Nov. 8 (Bloomberg) -- Canadian businesses are almost unanimous in their support for the proposed Canada-European Union trade agreement-in-principle signed last month, Prime Minister Stephen Harper said.
Speaking to business students in Toronto today, Harper said “support for the agreement is virtually unanimous across various sectors,” referring to the pact he signed Oct. 18 in Brussels with European Commission President Jose Barroso.
The agreement, which would need the approval of EU national governments and the European Parliament as well as Canadian provinces, will eliminate about 98 percent of all Canadian and EU tariff lines on the first day of its implementation.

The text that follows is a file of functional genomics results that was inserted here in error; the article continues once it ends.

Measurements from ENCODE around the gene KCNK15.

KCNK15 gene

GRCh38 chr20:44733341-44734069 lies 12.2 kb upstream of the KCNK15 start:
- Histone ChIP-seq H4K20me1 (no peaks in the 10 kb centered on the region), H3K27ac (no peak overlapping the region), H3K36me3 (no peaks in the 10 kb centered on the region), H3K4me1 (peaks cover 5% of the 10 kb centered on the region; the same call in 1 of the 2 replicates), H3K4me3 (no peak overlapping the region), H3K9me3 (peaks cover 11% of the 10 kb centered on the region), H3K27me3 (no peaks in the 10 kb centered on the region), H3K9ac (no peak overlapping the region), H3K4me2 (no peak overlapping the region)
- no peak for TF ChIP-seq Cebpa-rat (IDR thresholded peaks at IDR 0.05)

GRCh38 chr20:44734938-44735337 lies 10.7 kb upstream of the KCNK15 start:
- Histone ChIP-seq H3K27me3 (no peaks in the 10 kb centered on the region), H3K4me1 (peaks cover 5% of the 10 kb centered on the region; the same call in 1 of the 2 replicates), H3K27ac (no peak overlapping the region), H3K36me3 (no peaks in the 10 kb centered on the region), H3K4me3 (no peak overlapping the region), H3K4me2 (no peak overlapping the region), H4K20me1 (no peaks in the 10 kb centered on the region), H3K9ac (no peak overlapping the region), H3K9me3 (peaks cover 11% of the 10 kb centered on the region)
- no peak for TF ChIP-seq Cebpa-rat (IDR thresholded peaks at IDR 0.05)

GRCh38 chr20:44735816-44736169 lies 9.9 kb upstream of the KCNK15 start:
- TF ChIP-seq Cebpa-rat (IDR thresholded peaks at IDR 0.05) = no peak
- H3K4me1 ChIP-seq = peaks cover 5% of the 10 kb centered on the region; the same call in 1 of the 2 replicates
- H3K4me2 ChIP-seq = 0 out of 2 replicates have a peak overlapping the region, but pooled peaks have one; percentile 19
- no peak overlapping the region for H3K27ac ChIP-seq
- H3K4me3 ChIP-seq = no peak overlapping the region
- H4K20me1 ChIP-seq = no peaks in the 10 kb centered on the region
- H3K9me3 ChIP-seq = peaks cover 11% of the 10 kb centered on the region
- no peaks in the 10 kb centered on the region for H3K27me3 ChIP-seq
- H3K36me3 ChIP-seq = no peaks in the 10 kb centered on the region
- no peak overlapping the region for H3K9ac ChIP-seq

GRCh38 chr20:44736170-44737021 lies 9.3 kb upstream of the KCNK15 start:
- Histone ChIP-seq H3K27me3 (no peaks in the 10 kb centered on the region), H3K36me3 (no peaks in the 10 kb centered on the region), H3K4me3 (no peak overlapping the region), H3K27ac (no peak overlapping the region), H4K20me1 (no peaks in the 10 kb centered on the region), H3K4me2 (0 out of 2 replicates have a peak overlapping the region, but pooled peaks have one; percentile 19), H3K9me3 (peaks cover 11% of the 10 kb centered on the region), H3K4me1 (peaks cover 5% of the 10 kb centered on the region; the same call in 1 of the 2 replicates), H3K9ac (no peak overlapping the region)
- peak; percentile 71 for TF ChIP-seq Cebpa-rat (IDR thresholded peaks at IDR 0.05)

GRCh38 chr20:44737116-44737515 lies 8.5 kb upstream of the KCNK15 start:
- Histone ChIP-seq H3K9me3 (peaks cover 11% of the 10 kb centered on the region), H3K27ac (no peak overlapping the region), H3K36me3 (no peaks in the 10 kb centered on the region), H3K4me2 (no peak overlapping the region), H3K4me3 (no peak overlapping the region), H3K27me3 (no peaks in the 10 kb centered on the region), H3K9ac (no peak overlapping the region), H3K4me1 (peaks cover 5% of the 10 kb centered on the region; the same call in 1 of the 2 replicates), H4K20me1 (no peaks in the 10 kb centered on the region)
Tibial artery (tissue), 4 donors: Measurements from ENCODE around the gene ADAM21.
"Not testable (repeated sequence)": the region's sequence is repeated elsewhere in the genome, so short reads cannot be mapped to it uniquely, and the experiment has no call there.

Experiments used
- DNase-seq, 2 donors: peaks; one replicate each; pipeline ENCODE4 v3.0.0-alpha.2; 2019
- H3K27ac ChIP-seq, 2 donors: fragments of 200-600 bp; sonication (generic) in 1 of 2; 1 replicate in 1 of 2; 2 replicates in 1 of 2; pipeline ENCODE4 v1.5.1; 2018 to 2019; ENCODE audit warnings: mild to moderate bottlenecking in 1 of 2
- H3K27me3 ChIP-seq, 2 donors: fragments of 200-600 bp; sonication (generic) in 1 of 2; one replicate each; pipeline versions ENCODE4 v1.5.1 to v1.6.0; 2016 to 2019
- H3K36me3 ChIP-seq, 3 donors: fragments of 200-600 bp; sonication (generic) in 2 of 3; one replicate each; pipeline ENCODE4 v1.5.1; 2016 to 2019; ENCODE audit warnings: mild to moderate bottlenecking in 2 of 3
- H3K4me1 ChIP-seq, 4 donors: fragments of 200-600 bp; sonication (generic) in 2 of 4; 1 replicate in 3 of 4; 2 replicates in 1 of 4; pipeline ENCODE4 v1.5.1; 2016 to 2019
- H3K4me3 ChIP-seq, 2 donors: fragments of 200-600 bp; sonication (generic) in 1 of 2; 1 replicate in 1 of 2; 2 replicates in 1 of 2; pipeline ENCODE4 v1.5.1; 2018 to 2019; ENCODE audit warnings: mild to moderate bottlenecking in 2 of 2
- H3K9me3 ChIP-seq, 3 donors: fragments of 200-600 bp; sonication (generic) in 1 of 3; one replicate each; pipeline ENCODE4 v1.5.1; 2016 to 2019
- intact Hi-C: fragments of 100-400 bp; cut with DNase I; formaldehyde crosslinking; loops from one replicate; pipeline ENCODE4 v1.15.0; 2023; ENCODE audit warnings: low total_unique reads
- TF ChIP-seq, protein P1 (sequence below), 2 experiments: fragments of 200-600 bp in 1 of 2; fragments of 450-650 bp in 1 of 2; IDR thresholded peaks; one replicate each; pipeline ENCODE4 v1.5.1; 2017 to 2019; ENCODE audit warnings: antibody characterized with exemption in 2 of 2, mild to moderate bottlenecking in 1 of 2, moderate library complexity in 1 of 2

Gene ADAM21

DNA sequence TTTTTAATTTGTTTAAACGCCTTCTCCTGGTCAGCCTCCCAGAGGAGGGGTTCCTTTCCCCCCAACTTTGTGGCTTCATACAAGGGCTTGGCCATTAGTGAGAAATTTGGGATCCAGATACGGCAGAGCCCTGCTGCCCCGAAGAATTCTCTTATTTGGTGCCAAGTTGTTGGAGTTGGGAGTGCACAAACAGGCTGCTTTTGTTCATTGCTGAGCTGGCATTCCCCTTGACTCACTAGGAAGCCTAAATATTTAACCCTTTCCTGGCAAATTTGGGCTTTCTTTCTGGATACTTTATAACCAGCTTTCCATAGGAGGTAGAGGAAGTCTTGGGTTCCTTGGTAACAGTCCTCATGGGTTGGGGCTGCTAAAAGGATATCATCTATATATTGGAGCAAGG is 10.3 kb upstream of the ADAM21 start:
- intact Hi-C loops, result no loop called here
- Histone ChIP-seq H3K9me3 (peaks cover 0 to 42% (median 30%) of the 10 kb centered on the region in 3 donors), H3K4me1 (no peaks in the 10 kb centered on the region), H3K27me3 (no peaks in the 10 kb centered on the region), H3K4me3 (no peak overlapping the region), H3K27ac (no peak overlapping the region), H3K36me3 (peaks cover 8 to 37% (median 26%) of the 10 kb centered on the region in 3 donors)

Harper said while Canada hasn’t “identified a lot of really obvious losers,” the government has agreed to give compensation related to three industries: dairy, generic drug manufacturing and fishing.
Canada will compensate cheese producers for the “short-and mid-term impact,” Harper said, adding that the pact’s “actual effect on the industry’s Canadian market share in our judgement would be relatively small.”
Canadian provinces, which purchase large amounts of generic drugs for their health-care programs, will see higher costs, Harper said. “These impacts won’t be felt for ten years and they will be, once again, in our judgement relatively small,” he said.
Harper also said that under the deal, Canada will phase out requirements that fish caught off the Atlantic coast be processed in Canada. “There probably will be some impact there, but the benefits of having a whole range of tariffs removed on fish products is just going to be comparably much, much bigger,” he said.
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